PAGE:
Recognizing gaslighting during a divorce

On Behalf of | May 31, 2023 | Divorce |

Divorce often brings a swirl of emotions and complex interactions. In some cases, one spouse might resort to manipulative tactics, such as gaslighting, to gain an upper hand. Gaslighting is a form of psychological manipulation where a person seeks to sow seeds of doubt in a targeted individual, making them question their own memory, perception or sanity.

Gaslighting can take various forms. Here are some common signs:

Denial of past events

If your spouse consistently denies events that you clearly remember, it might be a form of gaslighting. The goal is to make you doubt your own memory and perception of reality.

Diverting the blame

A gaslighting spouse often deflects responsibility for their actions. They might blame you for the things they have done wrong, manipulating you into feeling guilty and second-guessing yourself.

Discrediting your feelings

Gaslighters frequently dismiss the feelings of their victims. If your spouse belittles your emotions or makes you feel like your feelings are irrational, they could be gaslighting you.

How to move forward

Recognizing gaslighting in a divorce is the first step toward dealing with it. Remember that gaslighting is a form of emotional abuse, and it is important to take steps to protect yourself. Reach out to supportive friends and family members and share your experiences with them. Maintaining a network of support can help you validate your feelings and experiences.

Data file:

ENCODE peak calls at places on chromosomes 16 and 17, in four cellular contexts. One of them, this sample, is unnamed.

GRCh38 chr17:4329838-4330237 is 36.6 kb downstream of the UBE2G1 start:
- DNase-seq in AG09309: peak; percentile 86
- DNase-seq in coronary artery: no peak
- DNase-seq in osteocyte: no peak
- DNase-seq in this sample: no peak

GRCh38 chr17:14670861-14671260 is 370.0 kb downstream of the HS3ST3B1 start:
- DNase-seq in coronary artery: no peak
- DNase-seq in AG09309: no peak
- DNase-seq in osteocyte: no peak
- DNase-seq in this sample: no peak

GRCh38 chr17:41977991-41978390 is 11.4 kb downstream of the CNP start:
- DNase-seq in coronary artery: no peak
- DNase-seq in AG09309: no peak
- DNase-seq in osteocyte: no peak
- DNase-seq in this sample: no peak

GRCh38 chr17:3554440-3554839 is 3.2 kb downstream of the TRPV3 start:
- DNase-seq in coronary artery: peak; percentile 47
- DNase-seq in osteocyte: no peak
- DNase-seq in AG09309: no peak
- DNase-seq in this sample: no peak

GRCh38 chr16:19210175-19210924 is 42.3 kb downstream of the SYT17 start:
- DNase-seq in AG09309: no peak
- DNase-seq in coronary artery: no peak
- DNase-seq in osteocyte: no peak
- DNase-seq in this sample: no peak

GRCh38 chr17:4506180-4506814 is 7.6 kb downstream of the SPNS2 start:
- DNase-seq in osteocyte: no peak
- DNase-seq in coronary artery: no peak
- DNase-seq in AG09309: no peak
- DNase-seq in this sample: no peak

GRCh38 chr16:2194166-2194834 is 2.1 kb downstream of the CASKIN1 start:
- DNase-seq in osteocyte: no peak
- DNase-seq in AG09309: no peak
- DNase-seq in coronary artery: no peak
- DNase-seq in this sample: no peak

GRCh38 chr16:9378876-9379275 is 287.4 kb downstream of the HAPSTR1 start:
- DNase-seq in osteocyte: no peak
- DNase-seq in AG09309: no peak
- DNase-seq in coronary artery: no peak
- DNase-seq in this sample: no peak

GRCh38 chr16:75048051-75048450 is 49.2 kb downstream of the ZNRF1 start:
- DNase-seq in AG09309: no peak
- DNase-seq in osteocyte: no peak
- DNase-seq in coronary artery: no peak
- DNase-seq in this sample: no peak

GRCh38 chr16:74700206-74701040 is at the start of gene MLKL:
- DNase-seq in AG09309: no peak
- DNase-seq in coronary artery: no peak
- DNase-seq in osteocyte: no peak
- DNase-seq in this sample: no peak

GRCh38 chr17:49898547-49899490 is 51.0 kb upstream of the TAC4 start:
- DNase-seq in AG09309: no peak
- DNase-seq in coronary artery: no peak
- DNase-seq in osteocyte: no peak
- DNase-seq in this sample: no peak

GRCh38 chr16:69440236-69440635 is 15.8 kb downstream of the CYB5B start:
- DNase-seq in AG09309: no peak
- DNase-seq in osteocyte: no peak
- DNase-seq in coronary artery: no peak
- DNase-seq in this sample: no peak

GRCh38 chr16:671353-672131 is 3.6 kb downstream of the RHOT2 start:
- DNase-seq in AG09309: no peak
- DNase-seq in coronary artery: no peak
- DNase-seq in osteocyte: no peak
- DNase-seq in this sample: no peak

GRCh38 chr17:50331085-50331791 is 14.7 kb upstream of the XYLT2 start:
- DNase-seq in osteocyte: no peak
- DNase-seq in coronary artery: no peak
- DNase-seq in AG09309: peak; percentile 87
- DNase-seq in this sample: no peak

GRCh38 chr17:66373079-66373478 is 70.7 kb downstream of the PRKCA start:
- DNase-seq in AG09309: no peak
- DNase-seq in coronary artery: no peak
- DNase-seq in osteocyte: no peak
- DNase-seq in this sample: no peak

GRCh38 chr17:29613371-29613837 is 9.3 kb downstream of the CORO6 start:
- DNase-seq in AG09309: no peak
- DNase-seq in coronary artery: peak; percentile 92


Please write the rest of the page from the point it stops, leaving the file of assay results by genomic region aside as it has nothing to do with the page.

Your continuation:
Keeping a journal of interactions with your spouse can also be helpful. Document instances that make you feel uncomfortable or doubtful about your perception. It provides a personal record that you can refer to when you start questioning your memory due to gaslighting. Consider seeking professional help. Counselors and therapists trained in dealing with emotional abuse can provide tools and strategies to cope with gaslighting.

Navigating a divorce is challenging enough without the added stress of emotional manipulation. By recognizing the signs of gaslighting and taking steps to protect your mental health, you can weather the storm of divorce and come out stronger on the other side.